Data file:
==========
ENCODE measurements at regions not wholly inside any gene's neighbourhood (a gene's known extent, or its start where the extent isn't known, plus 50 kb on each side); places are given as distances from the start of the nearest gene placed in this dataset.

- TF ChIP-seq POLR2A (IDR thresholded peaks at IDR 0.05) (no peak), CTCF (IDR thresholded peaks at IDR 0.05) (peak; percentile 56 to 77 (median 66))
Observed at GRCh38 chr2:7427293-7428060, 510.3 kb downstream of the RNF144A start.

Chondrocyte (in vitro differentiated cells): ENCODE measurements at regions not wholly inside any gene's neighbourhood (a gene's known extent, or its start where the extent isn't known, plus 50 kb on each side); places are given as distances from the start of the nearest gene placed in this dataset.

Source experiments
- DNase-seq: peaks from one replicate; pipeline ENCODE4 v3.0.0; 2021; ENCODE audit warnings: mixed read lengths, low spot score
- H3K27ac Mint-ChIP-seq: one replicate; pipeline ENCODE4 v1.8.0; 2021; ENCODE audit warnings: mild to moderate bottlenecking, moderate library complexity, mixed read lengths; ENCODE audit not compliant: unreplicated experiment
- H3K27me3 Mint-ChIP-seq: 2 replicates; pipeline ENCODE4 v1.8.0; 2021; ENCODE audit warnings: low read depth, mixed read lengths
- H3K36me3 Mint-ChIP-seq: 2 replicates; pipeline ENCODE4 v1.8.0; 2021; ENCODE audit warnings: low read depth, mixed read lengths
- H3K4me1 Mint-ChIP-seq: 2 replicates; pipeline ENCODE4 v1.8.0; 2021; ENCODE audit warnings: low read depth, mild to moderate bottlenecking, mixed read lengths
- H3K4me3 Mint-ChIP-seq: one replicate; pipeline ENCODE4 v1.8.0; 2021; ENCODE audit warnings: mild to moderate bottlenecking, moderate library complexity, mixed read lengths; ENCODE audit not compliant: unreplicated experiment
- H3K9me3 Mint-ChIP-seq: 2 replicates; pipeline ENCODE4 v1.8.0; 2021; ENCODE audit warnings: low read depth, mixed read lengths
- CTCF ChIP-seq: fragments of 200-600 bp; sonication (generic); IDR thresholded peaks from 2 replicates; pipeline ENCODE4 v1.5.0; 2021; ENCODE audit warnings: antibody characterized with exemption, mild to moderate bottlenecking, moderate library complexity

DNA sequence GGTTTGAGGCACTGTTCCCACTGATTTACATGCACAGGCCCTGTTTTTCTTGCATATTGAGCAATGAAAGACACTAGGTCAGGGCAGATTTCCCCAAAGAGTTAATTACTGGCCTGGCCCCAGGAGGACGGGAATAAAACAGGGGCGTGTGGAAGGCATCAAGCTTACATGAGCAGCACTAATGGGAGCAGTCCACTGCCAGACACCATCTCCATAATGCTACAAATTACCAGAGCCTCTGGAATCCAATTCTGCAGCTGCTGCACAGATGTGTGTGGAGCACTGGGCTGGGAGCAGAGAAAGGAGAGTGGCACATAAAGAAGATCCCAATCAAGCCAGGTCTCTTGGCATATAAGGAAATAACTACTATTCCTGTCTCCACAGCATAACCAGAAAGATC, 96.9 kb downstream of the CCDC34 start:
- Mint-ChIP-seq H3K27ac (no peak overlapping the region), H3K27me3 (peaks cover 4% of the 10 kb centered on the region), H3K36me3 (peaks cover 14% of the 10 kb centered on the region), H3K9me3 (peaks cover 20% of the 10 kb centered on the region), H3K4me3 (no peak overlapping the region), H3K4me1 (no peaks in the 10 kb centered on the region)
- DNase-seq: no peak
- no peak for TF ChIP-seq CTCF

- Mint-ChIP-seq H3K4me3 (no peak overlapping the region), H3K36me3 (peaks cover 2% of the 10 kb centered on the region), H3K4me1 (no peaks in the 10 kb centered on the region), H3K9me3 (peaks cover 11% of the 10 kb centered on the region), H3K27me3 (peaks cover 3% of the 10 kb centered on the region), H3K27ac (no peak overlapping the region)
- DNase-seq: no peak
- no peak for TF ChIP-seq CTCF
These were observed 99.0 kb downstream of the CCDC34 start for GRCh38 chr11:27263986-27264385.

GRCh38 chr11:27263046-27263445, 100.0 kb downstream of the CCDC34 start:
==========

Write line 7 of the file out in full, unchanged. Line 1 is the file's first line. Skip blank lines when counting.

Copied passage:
- H3K27ac Mint-ChIP-seq: one replicate; pipeline ENCODE4 v1.8.0; 2021; ENCODE audit warnings: mild to moderate bottlenecking, moderate library complexity, mixed read lengths; ENCODE audit not compliant: unreplicated experiment